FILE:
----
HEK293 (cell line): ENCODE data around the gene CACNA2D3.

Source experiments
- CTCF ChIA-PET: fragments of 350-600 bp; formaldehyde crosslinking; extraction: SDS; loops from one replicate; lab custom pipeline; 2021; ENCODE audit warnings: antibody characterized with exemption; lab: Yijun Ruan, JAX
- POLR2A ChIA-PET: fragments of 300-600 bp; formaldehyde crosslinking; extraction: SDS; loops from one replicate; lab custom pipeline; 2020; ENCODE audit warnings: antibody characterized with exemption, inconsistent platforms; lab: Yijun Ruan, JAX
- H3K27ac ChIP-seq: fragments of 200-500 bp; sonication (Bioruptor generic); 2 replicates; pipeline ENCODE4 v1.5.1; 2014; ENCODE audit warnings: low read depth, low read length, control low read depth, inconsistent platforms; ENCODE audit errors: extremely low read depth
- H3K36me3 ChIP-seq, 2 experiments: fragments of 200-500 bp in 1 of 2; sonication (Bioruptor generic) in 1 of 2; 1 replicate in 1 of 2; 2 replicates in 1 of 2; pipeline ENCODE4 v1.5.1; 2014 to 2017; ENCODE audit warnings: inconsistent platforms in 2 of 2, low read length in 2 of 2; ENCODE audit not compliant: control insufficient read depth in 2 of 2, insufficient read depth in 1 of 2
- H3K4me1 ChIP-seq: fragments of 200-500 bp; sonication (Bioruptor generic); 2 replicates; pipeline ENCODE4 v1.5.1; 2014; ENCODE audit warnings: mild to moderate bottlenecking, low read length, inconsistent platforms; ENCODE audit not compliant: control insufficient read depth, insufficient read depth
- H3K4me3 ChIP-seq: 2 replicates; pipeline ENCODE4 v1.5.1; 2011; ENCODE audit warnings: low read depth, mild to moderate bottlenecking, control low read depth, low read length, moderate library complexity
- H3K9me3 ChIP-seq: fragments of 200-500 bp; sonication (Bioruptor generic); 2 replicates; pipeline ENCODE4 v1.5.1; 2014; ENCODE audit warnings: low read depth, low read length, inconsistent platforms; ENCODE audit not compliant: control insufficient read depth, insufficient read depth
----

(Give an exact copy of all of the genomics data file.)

HEK293 (cell line): ENCODE data around the gene CACNA2D3.

Source experiments
- CTCF ChIA-PET: fragments of 350-600 bp; formaldehyde crosslinking; extraction: SDS; loops from one replicate; lab custom pipeline; 2021; ENCODE audit warnings: antibody characterized with exemption; lab: Yijun Ruan, JAX
- POLR2A ChIA-PET: fragments of 300-600 bp; formaldehyde crosslinking; extraction: SDS; loops from one replicate; lab custom pipeline; 2020; ENCODE audit warnings: antibody characterized with exemption, inconsistent platforms; lab: Yijun Ruan, JAX
- H3K27ac ChIP-seq: fragments of 200-500 bp; sonication (Bioruptor generic); 2 replicates; pipeline ENCODE4 v1.5.1; 2014; ENCODE audit warnings: low read depth, low read length, control low read depth, inconsistent platforms; ENCODE audit errors: extremely low read depth
- H3K36me3 ChIP-seq, 2 experiments: fragments of 200-500 bp in 1 of 2; sonication (Bioruptor generic) in 1 of 2; 1 replicate in 1 of 2; 2 replicates in 1 of 2; pipeline ENCODE4 v1.5.1; 2014 to 2017; ENCODE audit warnings: inconsistent platforms in 2 of 2, low read length in 2 of 2; ENCODE audit not compliant: control insufficient read depth in 2 of 2, insufficient read depth in 1 of 2
- H3K4me1 ChIP-seq: fragments of 200-500 bp; sonication (Bioruptor generic); 2 replicates; pipeline ENCODE4 v1.5.1; 2014; ENCODE audit warnings: mild to moderate bottlenecking, low read length, inconsistent platforms; ENCODE audit not compliant: control insufficient read depth, insufficient read depth
- H3K4me3 ChIP-seq: 2 replicates; pipeline ENCODE4 v1.5.1; 2011; ENCODE audit warnings: low read depth, mild to moderate bottlenecking, control low read depth, low read length, moderate library complexity
- H3K9me3 ChIP-seq: fragments of 200-500 bp; sonication (Bioruptor generic); 2 replicates; pipeline ENCODE4 v1.5.1; 2014; ENCODE audit warnings: low read depth, low read length, inconsistent platforms; ENCODE audit not compliant: control insufficient read depth, insufficient read depth